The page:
Fighting for a collective agreement

Along with its unique member democracy, the SDU is also known its militancy. The union earned this reputation during its first two major struggles for a separate collective agreement in 1974 and 1980.

The fledgling SDU was first tested industrially during wage negotiations in 1974. Both port employers and the STWU knew how important this would be for the new union, and the STWU knew it was under pressure to achieve a decent agreement for dockworkers.

Both the SDU and STWU held separate one-day strikes. But realizing that it would not win the right to sign collective agreements without a serious fight, the SDU began an indefinite strike in late April 1974. While the SDU was out, the STWU signed an agreement which gave dockers a pay rise six times that of agreements signed by other unions that same year. After 19 days, SDU members reluctantly voted to return to work. While the SDU’s strike helped all dockworkers obtain substantial pay rises, the union was left without its own agreement with the port employers.

The SDU fought again for a separate agreement in 1980. An indefinite strike began on May 13, but the strike was soon wracked by the traditional divide between the smaller, more conservative and generally northern ports and the larger militant ports such as Stockholm and Gothenburg in the south. One small port refused to go on strike and another opted to do limited work. While dockworkers in the major ports in the south fought on, other northern SDU departments started trickling back to work.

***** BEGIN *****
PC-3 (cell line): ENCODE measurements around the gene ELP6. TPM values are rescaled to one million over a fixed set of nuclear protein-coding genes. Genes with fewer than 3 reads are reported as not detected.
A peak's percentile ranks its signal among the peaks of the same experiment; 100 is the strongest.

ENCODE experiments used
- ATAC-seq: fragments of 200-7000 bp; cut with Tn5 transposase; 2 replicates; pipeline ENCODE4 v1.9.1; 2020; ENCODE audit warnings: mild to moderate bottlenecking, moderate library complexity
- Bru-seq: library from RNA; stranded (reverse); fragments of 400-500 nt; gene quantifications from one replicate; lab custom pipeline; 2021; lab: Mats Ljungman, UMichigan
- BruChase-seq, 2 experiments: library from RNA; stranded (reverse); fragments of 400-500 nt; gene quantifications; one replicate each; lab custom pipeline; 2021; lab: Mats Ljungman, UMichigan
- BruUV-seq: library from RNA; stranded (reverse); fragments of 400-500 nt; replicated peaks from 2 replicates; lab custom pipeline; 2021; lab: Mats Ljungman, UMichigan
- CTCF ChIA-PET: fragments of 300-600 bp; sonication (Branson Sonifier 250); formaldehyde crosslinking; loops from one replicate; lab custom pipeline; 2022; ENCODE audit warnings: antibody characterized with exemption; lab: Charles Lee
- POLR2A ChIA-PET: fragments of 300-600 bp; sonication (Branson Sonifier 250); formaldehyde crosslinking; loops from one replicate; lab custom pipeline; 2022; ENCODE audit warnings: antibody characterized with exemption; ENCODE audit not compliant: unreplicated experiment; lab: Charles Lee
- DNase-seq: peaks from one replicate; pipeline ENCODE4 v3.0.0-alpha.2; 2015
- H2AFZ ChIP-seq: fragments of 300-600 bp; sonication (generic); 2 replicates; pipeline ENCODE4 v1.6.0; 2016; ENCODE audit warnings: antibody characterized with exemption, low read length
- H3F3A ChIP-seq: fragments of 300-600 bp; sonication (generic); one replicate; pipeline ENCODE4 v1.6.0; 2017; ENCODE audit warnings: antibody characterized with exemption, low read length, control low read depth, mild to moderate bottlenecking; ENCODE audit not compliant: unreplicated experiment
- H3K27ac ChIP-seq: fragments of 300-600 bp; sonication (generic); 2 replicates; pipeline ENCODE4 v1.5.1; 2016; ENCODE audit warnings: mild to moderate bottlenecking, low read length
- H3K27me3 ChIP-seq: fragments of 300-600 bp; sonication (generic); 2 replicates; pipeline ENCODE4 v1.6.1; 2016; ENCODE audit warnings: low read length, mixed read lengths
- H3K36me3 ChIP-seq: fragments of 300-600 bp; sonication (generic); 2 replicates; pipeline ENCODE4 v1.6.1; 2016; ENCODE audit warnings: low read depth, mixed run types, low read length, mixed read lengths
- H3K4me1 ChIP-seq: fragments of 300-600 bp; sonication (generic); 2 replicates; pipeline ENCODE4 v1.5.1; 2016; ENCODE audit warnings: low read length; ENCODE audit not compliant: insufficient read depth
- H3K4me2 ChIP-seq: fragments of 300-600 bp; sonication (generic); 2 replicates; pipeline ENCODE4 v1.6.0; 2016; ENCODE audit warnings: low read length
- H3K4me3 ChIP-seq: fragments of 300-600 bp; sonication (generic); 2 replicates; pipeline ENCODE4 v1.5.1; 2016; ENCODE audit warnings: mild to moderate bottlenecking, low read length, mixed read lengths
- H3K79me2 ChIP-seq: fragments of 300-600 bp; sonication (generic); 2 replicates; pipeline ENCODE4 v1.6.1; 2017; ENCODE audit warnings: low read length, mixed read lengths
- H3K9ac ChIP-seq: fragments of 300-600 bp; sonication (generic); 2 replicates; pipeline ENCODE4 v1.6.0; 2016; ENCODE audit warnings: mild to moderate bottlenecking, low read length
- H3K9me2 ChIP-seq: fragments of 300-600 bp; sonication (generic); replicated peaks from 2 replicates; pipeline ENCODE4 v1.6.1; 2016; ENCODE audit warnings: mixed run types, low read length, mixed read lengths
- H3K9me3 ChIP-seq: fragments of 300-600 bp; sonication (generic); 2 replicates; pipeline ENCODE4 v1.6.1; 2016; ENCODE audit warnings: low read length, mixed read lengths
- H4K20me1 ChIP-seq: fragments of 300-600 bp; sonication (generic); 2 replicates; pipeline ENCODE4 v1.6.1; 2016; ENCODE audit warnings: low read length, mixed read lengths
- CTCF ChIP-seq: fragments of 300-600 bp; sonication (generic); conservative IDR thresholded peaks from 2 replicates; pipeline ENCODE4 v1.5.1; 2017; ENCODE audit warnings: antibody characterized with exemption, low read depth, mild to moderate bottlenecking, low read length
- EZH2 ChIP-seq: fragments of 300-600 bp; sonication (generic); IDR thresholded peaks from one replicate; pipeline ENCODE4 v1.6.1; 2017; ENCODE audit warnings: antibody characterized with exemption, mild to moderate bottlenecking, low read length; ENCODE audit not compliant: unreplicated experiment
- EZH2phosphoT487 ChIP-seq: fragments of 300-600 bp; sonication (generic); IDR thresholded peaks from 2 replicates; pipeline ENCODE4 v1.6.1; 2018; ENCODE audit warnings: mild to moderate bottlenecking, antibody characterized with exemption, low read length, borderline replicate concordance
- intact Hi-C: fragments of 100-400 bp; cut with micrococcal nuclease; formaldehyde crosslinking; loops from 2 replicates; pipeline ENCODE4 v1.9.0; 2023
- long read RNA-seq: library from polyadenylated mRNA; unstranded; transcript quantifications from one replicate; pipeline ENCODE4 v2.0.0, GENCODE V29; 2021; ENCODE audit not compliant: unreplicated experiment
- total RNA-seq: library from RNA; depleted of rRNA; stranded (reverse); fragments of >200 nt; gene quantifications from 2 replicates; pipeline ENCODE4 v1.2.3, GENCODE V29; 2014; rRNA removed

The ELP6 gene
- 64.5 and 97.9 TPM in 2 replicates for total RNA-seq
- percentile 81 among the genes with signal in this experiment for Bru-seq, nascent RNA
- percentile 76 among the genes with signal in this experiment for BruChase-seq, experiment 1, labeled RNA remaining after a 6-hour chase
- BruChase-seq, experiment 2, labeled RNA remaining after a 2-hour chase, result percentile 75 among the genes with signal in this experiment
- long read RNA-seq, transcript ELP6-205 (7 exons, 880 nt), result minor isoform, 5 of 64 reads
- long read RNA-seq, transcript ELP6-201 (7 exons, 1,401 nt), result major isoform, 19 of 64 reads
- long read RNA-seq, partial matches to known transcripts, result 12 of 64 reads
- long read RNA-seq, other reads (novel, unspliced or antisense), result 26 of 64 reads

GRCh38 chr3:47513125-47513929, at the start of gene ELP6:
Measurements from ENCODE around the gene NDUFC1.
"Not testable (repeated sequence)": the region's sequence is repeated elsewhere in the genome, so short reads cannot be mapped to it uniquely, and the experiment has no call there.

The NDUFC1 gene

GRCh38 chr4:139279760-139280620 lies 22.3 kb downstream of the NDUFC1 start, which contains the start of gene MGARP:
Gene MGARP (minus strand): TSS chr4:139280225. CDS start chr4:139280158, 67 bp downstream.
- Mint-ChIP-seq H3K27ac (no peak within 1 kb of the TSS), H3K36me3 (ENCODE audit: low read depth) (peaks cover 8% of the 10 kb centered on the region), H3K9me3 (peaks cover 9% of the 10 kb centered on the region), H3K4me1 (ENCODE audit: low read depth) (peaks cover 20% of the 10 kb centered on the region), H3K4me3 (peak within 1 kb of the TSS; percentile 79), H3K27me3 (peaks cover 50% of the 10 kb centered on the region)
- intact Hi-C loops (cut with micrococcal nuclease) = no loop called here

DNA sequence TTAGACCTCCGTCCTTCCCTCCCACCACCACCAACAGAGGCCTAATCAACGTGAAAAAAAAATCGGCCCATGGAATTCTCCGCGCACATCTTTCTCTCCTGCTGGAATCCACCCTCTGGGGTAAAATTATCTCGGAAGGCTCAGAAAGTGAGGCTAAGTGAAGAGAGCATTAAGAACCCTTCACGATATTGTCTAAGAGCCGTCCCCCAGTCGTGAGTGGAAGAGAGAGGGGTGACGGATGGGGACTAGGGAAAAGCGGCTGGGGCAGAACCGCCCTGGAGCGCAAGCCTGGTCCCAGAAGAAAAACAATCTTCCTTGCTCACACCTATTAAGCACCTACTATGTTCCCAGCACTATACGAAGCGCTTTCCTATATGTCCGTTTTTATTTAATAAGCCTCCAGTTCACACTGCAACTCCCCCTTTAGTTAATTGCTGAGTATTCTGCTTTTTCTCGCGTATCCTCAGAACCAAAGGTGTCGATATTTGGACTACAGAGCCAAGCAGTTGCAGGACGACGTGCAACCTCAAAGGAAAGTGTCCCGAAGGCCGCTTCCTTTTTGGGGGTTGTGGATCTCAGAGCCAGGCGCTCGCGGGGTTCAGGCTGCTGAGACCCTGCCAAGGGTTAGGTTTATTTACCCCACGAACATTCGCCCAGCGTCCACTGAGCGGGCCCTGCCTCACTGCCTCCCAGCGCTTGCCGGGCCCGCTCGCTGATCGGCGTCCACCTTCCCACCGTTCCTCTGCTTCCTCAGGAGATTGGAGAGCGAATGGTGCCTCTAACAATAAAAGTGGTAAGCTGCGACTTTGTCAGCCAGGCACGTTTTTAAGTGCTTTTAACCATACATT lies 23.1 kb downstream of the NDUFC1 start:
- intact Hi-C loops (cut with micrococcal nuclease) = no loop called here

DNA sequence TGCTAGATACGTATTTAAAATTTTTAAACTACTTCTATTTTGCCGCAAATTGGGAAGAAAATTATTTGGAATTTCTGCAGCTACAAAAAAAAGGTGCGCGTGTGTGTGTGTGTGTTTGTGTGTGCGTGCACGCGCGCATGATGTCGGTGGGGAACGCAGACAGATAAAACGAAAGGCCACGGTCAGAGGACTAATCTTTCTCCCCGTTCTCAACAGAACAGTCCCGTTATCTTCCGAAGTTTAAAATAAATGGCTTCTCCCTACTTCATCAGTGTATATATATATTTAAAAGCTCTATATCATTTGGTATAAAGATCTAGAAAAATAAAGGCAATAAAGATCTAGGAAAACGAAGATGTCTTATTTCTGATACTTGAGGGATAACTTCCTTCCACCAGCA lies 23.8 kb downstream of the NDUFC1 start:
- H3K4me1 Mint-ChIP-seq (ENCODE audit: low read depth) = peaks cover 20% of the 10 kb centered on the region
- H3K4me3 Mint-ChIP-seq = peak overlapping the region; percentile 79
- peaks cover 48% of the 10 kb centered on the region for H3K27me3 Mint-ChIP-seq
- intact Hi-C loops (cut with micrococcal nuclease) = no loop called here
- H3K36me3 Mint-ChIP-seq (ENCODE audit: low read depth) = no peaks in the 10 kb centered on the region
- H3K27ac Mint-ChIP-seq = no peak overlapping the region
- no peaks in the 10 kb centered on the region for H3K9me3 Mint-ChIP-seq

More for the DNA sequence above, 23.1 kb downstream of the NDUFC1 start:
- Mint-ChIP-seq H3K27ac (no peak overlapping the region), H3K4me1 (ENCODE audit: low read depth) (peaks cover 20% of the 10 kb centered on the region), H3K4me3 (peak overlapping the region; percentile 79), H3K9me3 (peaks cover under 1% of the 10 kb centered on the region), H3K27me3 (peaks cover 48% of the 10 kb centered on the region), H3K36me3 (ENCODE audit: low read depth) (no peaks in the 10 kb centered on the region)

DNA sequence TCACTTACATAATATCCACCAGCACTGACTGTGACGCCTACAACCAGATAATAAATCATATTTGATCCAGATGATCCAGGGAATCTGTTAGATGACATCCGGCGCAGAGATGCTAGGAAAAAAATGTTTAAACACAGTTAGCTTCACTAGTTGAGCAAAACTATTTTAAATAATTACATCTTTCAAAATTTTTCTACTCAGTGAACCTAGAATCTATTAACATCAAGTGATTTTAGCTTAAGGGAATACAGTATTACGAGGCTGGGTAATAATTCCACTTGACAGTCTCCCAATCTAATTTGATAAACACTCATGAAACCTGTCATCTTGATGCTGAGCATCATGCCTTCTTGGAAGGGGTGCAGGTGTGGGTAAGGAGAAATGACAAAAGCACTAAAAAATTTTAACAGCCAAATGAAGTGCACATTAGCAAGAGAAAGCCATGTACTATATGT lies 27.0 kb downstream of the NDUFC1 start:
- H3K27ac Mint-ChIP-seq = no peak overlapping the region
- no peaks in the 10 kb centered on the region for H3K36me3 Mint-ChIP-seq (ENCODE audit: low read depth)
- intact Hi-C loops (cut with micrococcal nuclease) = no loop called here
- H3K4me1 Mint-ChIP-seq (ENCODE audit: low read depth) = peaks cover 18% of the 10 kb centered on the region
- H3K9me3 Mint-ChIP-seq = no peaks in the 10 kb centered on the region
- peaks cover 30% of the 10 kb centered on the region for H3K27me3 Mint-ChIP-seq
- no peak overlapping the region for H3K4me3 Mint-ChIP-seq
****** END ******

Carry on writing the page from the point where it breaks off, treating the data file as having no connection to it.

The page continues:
After six weeks on strike, June 12 saw SDU dockworkers return to work. Dockers had won decent wage rises, but the SDU was again unable to secure its own separate agreement with the employers.

International solidarity

Around the world, the SDU is perhaps best known for its one-week blockade of Israeli shipping in June 2010 after commandos stormed the Gaza Freedom Flotilla a month earlier. But the union’s track record of international solidarity action runs much deeper than this.

Within two years of its formation, the SDU took action against the Chilean military dictatorship of Augusto Pinochet. In the autumn of 1974, the SDU refused to unload any Chilean copper for one whole month. On March 1, 1976, the SDU launched a three-month blockade of all Chilean imports to Sweden, and exactly one year later, the SDU launched another three month blockade, this time stopping Chilean imports to Sweden and Swedish exports to Chile.